assisted living webThere is living — and there is senior living. As we travel our life’s journey, our needs and situations change. As we advance into advanced adulthood, we need more care and attention, and often need to set aside some responsibilities. When that time comes, it could be time to enter the world of senior living, and here are some signs our family may notice.

 

Personal care This can range from appearing disheveled and unkempt to not bathing, or wearing dirty clothes or the same thing all the time.

Chores You may notice things like clutter, piles of laundry, spoiled food, dying plants, dirty dishes, overflowing trash, or pets that appear neglected.

Personality Is your loved one is withdrawing from friends and social activities or giving up hobbies? Do they feel isolated, lonely, or depressed? Do they rarely leave the house? Do they lack interest in things they used to enjoy?

Safety issues include worsening mobility, falls and accidents, inability to manage medications, difficulty rising from a seated position, forgetting to turn off the stove, and struggling with stairs.

Eating habits Skipping meals can be a sign of struggling with shopping or preparing meals. Do you find stale, expired, or spoiled foods, or multiples of items (more cereal or juice than they need)? Are they losing weight (lack of interest in food) or gaining weight (forgetting they ate and eating again)?

Cognitive decline This can include lack of judgment, difficulty following directions, increased confusion, or requiring lots of reminders.

Driving Do they drive erratically? Have you seen unexplained dents or scratches on the car? In addition to being a candidate for assisted living, your loved one may have to relinquish their keys!

Finances Are bills piling up or bank accounts overdrawn? Are there final notices or calls from creditors? Are there receipts or thank-you letters from suspicious organizations, or bills that were paid multiple times?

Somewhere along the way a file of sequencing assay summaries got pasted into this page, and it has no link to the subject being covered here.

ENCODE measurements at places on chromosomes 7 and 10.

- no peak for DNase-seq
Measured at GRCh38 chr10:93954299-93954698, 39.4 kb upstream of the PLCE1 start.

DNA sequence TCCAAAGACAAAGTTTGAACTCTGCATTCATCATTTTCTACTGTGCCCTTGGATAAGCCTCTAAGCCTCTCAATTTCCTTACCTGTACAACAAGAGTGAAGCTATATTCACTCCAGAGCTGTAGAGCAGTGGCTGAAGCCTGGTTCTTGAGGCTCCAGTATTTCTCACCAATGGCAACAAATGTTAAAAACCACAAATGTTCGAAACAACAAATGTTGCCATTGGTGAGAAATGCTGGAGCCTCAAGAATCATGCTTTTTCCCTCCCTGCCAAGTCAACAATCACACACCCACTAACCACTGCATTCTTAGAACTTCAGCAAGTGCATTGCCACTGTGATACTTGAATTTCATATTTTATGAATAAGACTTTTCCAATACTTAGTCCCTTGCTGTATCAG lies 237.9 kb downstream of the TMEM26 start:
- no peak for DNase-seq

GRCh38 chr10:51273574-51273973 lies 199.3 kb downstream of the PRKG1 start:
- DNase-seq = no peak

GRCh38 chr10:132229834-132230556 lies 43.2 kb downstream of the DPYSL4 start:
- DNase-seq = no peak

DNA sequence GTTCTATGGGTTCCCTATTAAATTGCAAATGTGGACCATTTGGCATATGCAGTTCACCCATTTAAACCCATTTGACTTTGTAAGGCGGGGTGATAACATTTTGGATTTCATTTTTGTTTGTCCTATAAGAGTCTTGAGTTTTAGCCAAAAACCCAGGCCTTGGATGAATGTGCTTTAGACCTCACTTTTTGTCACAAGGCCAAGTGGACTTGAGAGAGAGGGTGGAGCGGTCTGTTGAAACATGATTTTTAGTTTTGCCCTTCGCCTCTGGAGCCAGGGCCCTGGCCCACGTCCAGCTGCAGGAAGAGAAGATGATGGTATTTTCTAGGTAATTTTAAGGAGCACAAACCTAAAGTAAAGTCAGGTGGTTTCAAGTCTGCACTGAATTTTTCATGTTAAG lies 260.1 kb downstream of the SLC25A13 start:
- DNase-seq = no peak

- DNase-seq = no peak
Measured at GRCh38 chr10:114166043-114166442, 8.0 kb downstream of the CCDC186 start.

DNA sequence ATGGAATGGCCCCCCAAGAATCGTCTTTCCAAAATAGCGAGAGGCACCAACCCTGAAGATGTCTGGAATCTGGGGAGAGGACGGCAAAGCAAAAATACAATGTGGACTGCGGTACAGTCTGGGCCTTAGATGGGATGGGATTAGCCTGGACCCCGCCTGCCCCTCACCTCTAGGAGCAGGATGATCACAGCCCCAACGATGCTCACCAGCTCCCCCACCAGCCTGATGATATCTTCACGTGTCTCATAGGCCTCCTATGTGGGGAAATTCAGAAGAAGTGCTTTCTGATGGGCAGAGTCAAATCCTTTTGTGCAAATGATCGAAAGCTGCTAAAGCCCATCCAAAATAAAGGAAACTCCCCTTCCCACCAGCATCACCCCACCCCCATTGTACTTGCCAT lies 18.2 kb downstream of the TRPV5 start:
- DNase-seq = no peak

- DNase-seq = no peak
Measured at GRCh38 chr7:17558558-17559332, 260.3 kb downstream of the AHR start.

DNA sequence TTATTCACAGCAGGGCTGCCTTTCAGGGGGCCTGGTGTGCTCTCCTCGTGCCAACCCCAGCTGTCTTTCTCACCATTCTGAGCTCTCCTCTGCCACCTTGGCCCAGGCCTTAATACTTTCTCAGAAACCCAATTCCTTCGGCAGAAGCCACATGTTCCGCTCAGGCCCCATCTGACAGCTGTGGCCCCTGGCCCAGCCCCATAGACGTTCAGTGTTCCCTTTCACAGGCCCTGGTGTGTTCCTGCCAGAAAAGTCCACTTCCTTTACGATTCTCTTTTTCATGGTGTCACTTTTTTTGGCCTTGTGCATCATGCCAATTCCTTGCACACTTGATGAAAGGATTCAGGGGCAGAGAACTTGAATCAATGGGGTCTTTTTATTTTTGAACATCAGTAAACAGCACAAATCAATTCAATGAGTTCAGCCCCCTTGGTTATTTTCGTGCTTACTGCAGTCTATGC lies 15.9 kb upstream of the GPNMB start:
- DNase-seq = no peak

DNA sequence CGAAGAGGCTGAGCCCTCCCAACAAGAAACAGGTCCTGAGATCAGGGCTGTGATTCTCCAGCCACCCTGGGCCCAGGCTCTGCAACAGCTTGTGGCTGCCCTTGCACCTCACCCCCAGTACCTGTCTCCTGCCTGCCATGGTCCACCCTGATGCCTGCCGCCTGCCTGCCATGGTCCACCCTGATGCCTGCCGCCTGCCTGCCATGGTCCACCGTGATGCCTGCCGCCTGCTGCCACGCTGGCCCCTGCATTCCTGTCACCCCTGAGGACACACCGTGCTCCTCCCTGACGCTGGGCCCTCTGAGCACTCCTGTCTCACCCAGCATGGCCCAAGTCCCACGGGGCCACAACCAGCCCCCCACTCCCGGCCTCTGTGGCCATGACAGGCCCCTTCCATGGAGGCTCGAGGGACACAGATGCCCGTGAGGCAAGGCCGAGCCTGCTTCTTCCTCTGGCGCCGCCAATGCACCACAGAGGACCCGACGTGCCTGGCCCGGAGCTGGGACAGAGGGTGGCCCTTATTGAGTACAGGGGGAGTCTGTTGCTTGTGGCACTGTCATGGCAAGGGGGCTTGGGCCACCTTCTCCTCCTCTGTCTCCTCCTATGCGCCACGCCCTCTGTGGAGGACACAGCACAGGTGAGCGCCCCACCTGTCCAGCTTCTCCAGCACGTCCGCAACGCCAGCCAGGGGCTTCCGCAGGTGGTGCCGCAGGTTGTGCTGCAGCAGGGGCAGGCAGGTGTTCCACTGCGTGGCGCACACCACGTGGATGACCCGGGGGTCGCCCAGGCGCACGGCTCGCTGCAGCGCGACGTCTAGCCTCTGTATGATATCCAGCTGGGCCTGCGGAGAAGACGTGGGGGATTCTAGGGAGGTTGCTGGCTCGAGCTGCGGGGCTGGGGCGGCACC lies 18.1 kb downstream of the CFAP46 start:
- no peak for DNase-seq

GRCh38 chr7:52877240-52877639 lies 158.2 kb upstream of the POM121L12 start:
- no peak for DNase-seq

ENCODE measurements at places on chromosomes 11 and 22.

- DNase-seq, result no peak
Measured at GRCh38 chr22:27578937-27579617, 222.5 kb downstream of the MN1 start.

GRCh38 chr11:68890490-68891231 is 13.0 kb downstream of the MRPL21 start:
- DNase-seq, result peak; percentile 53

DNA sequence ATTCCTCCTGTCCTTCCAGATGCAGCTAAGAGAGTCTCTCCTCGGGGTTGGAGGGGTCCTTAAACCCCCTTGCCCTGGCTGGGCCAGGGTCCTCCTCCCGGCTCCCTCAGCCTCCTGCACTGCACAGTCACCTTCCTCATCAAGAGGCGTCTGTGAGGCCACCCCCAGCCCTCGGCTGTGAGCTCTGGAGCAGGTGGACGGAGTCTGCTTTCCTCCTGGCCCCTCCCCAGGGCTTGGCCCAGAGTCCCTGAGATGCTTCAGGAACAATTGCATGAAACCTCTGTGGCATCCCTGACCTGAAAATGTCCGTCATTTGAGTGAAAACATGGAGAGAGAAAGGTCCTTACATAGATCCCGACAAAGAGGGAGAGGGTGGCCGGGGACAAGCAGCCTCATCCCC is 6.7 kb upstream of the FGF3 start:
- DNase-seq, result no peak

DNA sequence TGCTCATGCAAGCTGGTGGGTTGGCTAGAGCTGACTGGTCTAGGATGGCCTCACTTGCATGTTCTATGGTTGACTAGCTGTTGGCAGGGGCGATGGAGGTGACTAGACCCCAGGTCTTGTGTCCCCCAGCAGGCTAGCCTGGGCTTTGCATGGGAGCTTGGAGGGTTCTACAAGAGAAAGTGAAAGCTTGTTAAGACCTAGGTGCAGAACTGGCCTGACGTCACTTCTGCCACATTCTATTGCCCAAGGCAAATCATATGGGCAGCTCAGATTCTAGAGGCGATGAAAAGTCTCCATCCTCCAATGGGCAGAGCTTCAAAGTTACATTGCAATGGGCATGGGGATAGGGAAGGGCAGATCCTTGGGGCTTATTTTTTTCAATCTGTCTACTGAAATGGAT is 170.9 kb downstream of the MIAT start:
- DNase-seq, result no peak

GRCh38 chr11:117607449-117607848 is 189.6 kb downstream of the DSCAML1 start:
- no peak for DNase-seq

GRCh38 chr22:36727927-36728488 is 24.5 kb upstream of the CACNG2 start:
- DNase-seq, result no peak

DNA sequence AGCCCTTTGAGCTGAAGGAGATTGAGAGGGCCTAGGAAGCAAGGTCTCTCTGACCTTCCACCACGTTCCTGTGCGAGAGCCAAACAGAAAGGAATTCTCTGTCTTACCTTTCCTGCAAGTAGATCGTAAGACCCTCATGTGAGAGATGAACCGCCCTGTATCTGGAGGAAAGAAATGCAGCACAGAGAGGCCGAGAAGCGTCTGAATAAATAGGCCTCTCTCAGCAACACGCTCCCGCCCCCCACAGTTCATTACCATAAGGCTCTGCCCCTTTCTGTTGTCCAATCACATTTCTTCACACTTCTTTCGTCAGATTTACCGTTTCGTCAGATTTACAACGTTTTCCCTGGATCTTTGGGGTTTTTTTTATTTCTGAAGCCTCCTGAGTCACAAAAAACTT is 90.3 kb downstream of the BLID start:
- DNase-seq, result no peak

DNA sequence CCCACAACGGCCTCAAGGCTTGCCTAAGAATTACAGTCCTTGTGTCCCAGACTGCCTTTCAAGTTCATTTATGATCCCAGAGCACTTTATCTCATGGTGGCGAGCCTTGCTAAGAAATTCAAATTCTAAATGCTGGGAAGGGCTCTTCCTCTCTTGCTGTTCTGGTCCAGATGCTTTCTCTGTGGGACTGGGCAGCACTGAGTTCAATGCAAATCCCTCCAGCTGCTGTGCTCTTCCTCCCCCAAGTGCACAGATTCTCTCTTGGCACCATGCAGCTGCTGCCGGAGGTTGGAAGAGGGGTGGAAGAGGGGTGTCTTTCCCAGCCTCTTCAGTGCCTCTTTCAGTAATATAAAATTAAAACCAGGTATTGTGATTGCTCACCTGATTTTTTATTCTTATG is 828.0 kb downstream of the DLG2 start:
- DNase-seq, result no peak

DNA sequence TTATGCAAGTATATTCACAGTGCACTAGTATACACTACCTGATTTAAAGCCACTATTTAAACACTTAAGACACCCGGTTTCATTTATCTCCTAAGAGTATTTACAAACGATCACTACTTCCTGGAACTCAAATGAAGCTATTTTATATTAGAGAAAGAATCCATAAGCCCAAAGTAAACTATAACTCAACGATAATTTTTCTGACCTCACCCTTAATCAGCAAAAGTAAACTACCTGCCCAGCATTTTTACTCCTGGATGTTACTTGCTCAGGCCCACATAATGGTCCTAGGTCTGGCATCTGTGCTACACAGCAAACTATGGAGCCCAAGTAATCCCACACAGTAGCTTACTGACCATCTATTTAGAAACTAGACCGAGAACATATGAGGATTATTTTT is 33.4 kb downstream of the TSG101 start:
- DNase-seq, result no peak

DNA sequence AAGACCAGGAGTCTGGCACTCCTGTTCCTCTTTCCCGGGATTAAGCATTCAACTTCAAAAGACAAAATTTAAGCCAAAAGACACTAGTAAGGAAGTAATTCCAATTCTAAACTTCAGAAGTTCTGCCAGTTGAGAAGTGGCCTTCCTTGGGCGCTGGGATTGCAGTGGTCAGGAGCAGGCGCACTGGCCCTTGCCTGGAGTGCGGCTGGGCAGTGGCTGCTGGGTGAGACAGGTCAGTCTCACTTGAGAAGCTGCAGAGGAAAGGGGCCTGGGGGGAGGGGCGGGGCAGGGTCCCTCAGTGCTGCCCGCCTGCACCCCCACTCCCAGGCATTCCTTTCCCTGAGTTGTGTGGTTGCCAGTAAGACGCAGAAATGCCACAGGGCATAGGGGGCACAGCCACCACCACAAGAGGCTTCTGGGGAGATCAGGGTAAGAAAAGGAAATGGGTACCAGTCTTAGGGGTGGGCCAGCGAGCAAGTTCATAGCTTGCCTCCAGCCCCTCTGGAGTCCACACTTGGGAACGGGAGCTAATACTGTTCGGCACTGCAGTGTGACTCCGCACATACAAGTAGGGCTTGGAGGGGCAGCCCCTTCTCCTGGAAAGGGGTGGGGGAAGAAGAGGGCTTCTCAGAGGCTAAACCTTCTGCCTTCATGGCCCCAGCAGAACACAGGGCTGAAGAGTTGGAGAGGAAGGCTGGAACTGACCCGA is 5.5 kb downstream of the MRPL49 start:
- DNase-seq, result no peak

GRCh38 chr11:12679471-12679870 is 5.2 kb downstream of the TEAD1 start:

The search for a senior community can be overwhelming, so here is some plain and simple help!

Independent Living (IL) communities are for seniors who do not need any assistance in their daily living. They generally offer rental cottages or apartments, and may offer no activities or a full range of games, trips, crafts, etc. Some offer meal plans while others do not. The combination of options will affect the rental fees.

Continuing Care Retirement Communities (CCRC) offer long-term contracts that guarantee lifelong shelter and access to specified health services. A medical staff provides different levels of care, from independent living to skilled nursing care. A lump-sum entrance fee is usually paid upon admission and residents move in while they’re independent and wish to age in place. The contract covers shelter and residential services (meals, activities, amenities) in addition to long-term nursing care.

Personal Care (PC) communities provide assistance with Activities of Daily Living (ADL) such as eating, toileting, transferring (walking), meals, bathing, and continence, as well as supervised activities. Monthly rental costs are based on the size of the accommodations and level of care needed. Communities will assess the potential resident to determine the level of required care. If the resident needs assistance with more ADLs, their cost will be higher.

Assisted Living (AL) communities provide assistance with ADLs. Assisted living residences have private living spaces with kitchen and bathroom. ALs allow a resident to advance to a nursing home level of care if necessary. If one’s health needs become too great, they may be transferred to a skilled nursing community, because a personal care home is prohibited from providing acute medical care.

Memory Care (MC) communities care for people with moderate to severe dementia. They offer all the amenities of AL and PC communities, along with a secured living environment that prohibits residents from wandering away.

The key word in this life decision is “care.” The following chart can help you find the community that offers you or your loved one the best care in senior living. Readers are encouraged to call communities and schedule a tour. If you do not know where to start then call the Lifestyles over 50 Care Team at 855-233-7034 to help you navigate the journey.

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